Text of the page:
Film Review – West of Memphis

West Of Memphis (MA)

Directed by: Amy Berg

Starring: Jason Baldwin, Damien Echols, Jessie Misskelley, Peter Jackson, Eddie Vedder

Four and a half stars

Review by: Julian Wright

Every time a new haunted house thriller, disaster film, romantic comedy or remake is released, we always wonder if there is anything fresh left to warrant another entry. The same old clichés are usually trotted out time and again and we cling to hope for a glimmer of originality, a nugget of new insight or a novel element. And sometimes we are rewarded. Often, we are not. Anyone who has been following the captivating story of the West Memphis 3 may hope for the same. Is there anything left to uncover in the shocking and horrifying 1993 West Memphis triple homicide case in which three kooky teenagers, accused of being bloodthirsty cultists, were locked up for the murder and mutilations of three young boys despite so little evidence of their supposed guilt?

Not only has the media been tracking the revelations of the case for almost 20 years, but documentary film makers Joe Berlinger and Bruce Sinofsky spent years filming hundreds of hours of trial and interview footage almost from the get go and edited it all into three lengthy documentaries, the Paradise Lost series (the third one was released as recently as last year). By this point, it would seem no stone has been left unturned. I must confess that I have not seen the series, but apparently West Of Memphis producer Peter Jackson (yeah, the Lord of the Rings guy) and director Amy Berg (Deliver Us From Evil) found a few hitherto unknown stones and took a peek underneath.


A quick Google search reveals that, unsurprisingly, West Of Memphis covers much of the same territory as Paradise Lost. It brings anyone unfamiliar with the saga up to speed with a truncated rehash of past facts (a coerced confession, satanic cult hysteria, botched investigations, false witness testimony, public and celebrity support for the convicted three) but delivered in a gripping fashion and up to present day. But for those that have endured the 400 minute long series, there are some surprises in store here, with some fascinating input from Jackson himself (who launched his own investigation), family history and past crimes revealed and fingers being pointed to a new suspect.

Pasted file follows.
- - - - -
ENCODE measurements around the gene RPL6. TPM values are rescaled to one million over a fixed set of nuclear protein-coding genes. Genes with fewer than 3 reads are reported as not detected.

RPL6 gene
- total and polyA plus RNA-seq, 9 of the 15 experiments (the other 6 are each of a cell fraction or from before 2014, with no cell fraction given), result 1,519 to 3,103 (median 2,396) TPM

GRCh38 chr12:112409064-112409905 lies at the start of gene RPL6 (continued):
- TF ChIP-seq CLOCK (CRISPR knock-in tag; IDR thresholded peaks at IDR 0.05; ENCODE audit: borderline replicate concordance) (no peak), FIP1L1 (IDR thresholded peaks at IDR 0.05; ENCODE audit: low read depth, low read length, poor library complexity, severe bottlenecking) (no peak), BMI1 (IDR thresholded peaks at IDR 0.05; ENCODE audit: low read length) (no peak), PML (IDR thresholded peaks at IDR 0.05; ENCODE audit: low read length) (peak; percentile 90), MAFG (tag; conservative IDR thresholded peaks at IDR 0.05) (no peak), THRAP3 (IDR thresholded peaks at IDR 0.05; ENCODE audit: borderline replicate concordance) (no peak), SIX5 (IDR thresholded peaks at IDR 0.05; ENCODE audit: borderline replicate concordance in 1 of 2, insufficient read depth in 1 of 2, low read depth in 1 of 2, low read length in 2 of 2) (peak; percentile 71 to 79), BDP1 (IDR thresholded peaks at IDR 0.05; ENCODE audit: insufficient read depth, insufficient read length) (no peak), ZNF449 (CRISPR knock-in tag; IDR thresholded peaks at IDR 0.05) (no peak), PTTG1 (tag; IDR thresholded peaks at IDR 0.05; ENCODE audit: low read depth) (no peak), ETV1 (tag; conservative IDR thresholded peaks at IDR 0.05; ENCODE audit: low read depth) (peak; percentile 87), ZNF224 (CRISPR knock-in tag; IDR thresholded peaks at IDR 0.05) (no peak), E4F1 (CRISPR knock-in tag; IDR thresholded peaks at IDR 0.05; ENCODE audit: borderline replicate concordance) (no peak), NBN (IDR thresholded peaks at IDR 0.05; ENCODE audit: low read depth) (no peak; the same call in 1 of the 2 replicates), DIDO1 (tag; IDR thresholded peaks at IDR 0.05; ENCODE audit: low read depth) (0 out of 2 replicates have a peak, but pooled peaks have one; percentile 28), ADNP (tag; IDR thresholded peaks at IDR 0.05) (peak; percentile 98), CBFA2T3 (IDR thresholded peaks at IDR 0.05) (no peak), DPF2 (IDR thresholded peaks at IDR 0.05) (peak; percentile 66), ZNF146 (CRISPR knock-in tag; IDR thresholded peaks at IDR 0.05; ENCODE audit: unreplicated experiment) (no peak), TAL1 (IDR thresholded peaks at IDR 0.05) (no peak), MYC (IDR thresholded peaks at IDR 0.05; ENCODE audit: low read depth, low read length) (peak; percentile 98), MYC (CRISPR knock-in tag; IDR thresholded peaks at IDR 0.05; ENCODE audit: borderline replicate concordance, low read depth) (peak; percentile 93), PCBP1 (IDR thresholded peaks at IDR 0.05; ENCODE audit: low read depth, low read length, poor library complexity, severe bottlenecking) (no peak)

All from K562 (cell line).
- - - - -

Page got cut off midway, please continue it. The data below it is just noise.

Being that this is mostly retrospective (Paradise Lost was filmed as the story unfolded), there is a lot of information to take in. With so many players by this point, despite title cards and constant reminders, it can often be hard to keep up with who is who, particularly when it comes to the countless people involved in the investigation and legal side of things. But extra care has been taken with this short hand introduction to the story to make it compelling as if it is being told for the first time. The facts are not rushed, graphic imagery is not shied away from and anecdotes not discounted. Given the number of years this has all been brewing and the running time the film makes have allowed themselves, it sometimes appears they have taken the “everything including the kitchen sink” approach. There is seemingly hard evidence, circumstantial evidence, trashy gossip, believable hearsay, disturbing domestics. And it simply sweeps you up into this world of mystery and intrigue, the plot of which get thicker and murkier.


Berg makes us mock jury members in a faux retrial (a retrial that she and producers Jackson and Fran Walsh are fighting for with this documentary and believe is deserved), a thrilling position to be in, as we are allowed to pore over the old facts and recently introduced ones and make up our own minds. We become part of the fight for justice. Hollywood superstar Jackson’s involvement could have been a case of a rich, pompous film maker using his riches to help save a trio of poor, white trash. It certainly sounds that way when it is described. But Jackson is just as frustrated with the wrongful imprisonment and rigid legal system and curious as anyone else familiar with the case that wants to see this twisty mystery solved and justice served. And his investigation offers the fresh information this documentary needs to set it apart from Lost Paradise.

Not to take anything away from the years of hard work Berlinger and Sinotsky did on their series, I can only judge West of Memphis as someone who has not seen their work, but Berg has delivered a fascinating, chilling, haunting and moving investigation into the lives of the affected and a questionable legal system that has as many real life surprise twists as the true events in The Imposter, culminating in a heartbreaking, tear inducing and shattering conclusion. West Of Memphis is a sensational documentary in its own right, but it has encouraged me to fill in the gaps with Paradise Lost.

West Of Memphis is in limited release in Australia from February 14.

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